From FIG. 7, which reproduces a partial response (duobinary code), it can furthermore be derived that one can also subtract the pulse responses of the ideal low-pass that are offset by fg. The related pulse response VPR then has the scanning values − and +. The transmission function H s ( ω ) = j sin π 2 ω ω g - ω ω ω g
belongs to the subtraction of the pulse responses.

The evaluation can be carried out, as in the case of the normal duobinary signal, by means of transmission-side pre-coding and reception-side dual-path rectification. In this method step, the bit inversion is supposed to be eliminated in the pre-coding, so that no negated bit sequence can occur. This modified duobinary coding is important for the following. In the case of Q2PSK, transmission takes place at half the bit rate fg per channel. Accordingly, the partial response filters HPR (FIG. 7) must be designed for ωg/2 instead of for ωg, i.e. T=fg, as indicated in FIG. 8, top right. In FIG. 8, a Q2PSK transmission is shown with partial response. In the block schematic at the top, it is indicated how the partial response filter must be subsequently switched on the reception side, in each instance. For a matched filter arrangement, it must be divided up between the transmission and reception side as √{square root over (HPR)}. However, this can only be done for the amount in the case of Hs (FIG. 8, top right). In FIG. 8, right, the transmission functions Hc, and Hs are shown in the diagram. Hc is unsuitable for Q2PSK, because this would have the result of a sign change at fg/2, and an inverting filter would have to be used on the reception side from [see original for formula, page 10, line 30, second formula in that line]. In contrast, it is much simpler and easier to implement H s ( ω ) = sin π ω ω g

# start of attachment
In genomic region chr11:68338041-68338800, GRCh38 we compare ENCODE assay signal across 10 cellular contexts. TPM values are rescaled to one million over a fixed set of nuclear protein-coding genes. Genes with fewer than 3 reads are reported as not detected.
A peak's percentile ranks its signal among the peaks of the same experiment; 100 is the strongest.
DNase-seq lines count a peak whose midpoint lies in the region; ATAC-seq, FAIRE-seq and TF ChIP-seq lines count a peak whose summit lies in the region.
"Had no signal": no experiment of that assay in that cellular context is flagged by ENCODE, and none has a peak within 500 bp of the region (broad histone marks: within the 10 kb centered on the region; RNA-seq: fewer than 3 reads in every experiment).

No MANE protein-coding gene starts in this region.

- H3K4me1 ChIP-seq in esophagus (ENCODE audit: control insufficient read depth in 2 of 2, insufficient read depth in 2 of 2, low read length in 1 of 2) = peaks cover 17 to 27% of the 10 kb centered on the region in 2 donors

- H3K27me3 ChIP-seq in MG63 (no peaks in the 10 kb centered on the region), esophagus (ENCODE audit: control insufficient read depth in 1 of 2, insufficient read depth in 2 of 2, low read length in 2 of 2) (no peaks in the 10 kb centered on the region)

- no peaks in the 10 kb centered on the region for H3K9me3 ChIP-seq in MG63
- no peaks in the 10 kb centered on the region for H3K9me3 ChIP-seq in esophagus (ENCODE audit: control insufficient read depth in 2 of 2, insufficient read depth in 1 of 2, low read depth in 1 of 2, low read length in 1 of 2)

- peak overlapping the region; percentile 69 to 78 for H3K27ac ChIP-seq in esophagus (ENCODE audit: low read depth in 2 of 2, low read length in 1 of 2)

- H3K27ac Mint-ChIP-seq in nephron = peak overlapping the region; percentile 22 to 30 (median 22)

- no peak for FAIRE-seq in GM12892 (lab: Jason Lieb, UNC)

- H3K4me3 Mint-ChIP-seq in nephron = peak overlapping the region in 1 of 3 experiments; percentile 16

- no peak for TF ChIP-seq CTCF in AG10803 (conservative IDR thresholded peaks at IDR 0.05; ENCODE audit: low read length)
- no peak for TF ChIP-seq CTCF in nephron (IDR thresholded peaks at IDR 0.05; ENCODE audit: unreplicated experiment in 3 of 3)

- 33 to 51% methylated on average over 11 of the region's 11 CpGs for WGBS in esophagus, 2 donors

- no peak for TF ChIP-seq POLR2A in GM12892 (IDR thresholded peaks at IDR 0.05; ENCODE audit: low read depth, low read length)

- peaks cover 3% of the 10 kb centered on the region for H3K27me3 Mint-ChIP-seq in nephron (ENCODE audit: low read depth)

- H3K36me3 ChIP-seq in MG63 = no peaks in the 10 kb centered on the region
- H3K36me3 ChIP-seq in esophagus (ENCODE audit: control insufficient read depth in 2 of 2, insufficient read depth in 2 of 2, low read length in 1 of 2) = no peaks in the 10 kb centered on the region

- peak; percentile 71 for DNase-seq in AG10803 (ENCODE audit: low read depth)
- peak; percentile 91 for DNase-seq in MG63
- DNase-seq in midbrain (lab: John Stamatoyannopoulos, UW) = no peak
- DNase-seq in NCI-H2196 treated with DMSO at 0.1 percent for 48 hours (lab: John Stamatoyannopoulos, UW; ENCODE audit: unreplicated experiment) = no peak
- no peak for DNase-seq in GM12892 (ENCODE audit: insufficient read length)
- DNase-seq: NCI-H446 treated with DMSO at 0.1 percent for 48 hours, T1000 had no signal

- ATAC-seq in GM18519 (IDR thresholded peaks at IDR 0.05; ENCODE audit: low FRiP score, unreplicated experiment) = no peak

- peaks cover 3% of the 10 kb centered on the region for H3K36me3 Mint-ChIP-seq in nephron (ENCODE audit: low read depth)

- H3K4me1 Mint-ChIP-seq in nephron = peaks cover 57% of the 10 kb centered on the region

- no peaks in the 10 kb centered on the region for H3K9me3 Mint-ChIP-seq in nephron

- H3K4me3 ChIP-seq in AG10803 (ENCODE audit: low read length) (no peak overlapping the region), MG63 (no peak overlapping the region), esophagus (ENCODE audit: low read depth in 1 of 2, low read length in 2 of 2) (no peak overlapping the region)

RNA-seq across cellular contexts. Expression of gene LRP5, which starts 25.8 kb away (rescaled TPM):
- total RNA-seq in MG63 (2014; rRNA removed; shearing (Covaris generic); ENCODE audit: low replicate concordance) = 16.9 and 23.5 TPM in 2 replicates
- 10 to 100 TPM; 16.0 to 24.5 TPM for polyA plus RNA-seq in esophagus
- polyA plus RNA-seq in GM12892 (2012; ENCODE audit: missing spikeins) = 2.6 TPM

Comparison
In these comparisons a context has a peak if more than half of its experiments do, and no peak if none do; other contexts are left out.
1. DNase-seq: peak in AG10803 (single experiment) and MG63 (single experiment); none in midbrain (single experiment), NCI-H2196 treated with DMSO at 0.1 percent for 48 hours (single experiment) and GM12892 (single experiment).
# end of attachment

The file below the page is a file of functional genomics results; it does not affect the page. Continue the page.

This function is inserted both on the transmission side and the reception side. In addition (e.g. on the reception side), a Hilbert filter with the transition function HH(ω)=j sign(ω) can be provided, in order to be able to derive an imaginary transmission function from a real one, and vice versa. In the case of implementation of the filters by means of modulation, a cosine carrier becomes a sine carrier, and vice versa; this is shown in FIG. 9 for the example in FIG. 3 a, because this example is very easy to see in an overview.

In FIG. 9, which reproduces a partial response system, the individual filters are shown at the top in a combination for a response system. In the case that P1 and P2 form a Hilbert pair, the places P1* and P2* on the reception side are simply interchanged, if the Hilbert filter is combined from P1* and P2*. A loss in interference interval is not connected with this, since the noise output and the amount of the scanning value of the wanted signal remain unchanged.